February 12, 2017

Destroying the Johnson Amendment

English: US Postage stamp: LBJ, 1973 issue, 8c
US Postage stamp: LBJ, 1973 issue, 8c (Photo credit: Wikipedia)
There are many excellent reasons to preserve the separation of church and state and make sure that the U.S. government remains secular. It is encouraging to hear that at least some young people support these efforts. Still, I have to confess that I experienced a moment of doubt when I heard the news that President Trump has pledged to "totally destroy" the Johnson Amendment. While I recognized that getting rid of the Johnson Amendment would probably be a bad thing, I found myself wondering how much of a difference this would really make. And because of that, I found myself feeling uncertain about how much of a stink we should be prepared to make to defend it.

When it comes to politicized churches, it is not clear to me that the IRS now bothers to enforce what I think most of us believe is supposed to happen. That is, when a church crosses the line into politics, they are supposed to lose their tax-exempt status. This is an important part of what the Johnson Amendment was designed to do. But does this actually happen? Was the Mormon church ever in danger of losing their tax-exempt status when it became widely known that they had been funneling money into California to defend the same-sex marriage ban? I don't think so. If there is little enforcement now, would we see a real difference without the Johnson Amendment?

Most of us believe that churches aren't supposed to tell their congregants who to vote for and that this somehow offers some protection against theocracy. But do they really have to tell their congregants how to vote? If I were to tell you that I am a bible-believing Christian who regularly attends a Southern Baptist mega-church in Mississippi, I suspect that you could tell me where I stand on many political issues (e.g., same-sex marriage, reproductive rights, vouchers for religious schools). Do you think it would be necessary for my evangelical fundamentalist Christian pastor to explicitly tell me to vote for the candidate opposed to reproductive rights and contraception instead of the "baby killer" running against him?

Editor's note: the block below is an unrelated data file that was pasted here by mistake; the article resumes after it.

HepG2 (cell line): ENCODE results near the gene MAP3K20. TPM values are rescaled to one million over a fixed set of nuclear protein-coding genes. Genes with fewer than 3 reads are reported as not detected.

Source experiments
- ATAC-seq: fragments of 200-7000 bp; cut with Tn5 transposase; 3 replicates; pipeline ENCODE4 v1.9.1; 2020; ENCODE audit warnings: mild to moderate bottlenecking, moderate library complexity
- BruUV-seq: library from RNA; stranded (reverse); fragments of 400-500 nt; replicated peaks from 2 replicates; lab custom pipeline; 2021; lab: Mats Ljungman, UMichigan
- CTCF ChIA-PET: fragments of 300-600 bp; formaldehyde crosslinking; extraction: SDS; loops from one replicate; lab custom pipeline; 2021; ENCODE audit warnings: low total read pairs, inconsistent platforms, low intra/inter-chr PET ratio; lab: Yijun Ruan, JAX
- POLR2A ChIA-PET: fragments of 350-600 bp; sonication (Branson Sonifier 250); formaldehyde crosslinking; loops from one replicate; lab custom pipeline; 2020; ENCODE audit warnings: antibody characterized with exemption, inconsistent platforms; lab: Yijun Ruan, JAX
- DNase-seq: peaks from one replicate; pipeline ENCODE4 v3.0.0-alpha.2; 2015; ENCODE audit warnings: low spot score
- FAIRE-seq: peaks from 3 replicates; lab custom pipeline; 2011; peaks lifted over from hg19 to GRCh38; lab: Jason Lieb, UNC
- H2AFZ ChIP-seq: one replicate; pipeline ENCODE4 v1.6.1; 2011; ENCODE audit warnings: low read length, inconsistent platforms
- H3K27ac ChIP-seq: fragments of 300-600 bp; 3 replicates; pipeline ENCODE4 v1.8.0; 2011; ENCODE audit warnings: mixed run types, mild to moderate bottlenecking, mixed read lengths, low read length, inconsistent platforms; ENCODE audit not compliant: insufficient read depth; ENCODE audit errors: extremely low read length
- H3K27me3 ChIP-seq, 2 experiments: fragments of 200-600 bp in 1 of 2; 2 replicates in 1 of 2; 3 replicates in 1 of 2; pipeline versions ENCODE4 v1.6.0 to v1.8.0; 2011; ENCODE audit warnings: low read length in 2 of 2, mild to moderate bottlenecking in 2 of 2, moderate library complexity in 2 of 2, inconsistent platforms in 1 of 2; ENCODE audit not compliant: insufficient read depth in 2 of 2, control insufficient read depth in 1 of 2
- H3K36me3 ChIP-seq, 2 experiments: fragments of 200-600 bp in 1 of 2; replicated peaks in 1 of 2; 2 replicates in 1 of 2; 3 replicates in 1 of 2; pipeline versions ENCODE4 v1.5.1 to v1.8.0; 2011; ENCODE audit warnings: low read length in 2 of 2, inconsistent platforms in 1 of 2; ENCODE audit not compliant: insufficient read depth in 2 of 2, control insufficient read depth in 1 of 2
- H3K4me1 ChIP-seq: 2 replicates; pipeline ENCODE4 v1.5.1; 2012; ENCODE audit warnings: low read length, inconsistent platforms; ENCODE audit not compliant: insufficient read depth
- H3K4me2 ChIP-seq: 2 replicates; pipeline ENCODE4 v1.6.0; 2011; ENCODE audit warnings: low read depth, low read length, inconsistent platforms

If pastors began loudly and explicitly telling their congregants how to vote, I suspect there might even be a backlash. Many Americans are less than thrilled with being told what to do by anyone, and it is difficult to imagine that the parishioners who attend primarily for the perceived social benefits would put up with much of this. I'm not sure how this would play out, but I could imagine churches losing some people if they became too explicit in politicking. It sounds like at least some churches are worried about the same thing.

From what I can tell, the primary reason to be worried about losing the Johnson Amendment has to do with churches and religious organizations funneling dark money to politicians. If the amendment were to fall, churches and other religious organizations could lobby elected officials and contribute to their campaigns just as corporations can after Citizens United. While I'd personally be inclined to allow this on the condition that churches and religious organizations lost their tax exemptions, this does not seem to be in play at the moment. Losing the Johnson Amendment would mean that religious organizations would be free to become thoroughly politicized without any consequences to their tax-exempt status, and this would appear to undermine church-state separation.

Would losing the Johnson Amendment be a bad thing? I believe so. It would be a significant blow to church-state separation, and I think it makes sense that secular groups are opposing it. Would losing it be the end of the world? I'm a bit skeptical that we would notice much difference aside from the potential impact of more dark money entering our political system; however, that seems like a good enough reason to oppose it. If we manage to keep the Johnson Amendment, I'd certainly like to see it enforced far more often than currently appears to be the case.